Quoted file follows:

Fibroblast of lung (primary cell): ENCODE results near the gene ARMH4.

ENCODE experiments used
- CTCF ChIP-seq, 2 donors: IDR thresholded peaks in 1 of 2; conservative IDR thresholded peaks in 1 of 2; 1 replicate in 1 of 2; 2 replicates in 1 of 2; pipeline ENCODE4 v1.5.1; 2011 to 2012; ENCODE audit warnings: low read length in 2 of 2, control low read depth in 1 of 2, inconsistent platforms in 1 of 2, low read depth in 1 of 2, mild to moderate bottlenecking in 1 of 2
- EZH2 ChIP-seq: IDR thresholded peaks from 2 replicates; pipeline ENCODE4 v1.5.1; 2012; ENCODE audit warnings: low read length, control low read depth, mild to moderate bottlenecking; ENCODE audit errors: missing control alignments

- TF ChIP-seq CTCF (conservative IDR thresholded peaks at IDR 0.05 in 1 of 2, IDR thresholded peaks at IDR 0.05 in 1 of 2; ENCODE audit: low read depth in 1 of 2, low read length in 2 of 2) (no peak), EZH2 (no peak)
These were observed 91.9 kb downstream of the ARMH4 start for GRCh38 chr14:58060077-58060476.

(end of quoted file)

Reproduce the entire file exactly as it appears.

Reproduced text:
Fibroblast of lung (primary cell): ENCODE results near the gene ARMH4.

ENCODE experiments used
- CTCF ChIP-seq, 2 donors: IDR thresholded peaks in 1 of 2; conservative IDR thresholded peaks in 1 of 2; 1 replicate in 1 of 2; 2 replicates in 1 of 2; pipeline ENCODE4 v1.5.1; 2011 to 2012; ENCODE audit warnings: low read length in 2 of 2, control low read depth in 1 of 2, inconsistent platforms in 1 of 2, low read depth in 1 of 2, mild to moderate bottlenecking in 1 of 2
- EZH2 ChIP-seq: IDR thresholded peaks from 2 replicates; pipeline ENCODE4 v1.5.1; 2012; ENCODE audit warnings: low read length, control low read depth, mild to moderate bottlenecking; ENCODE audit errors: missing control alignments

- TF ChIP-seq CTCF (conservative IDR thresholded peaks at IDR 0.05 in 1 of 2, IDR thresholded peaks at IDR 0.05 in 1 of 2; ENCODE audit: low read depth in 1 of 2, low read length in 2 of 2) (no peak), EZH2 (no peak)
These were observed 91.9 kb downstream of the ARMH4 start for GRCh38 chr14:58060077-58060476.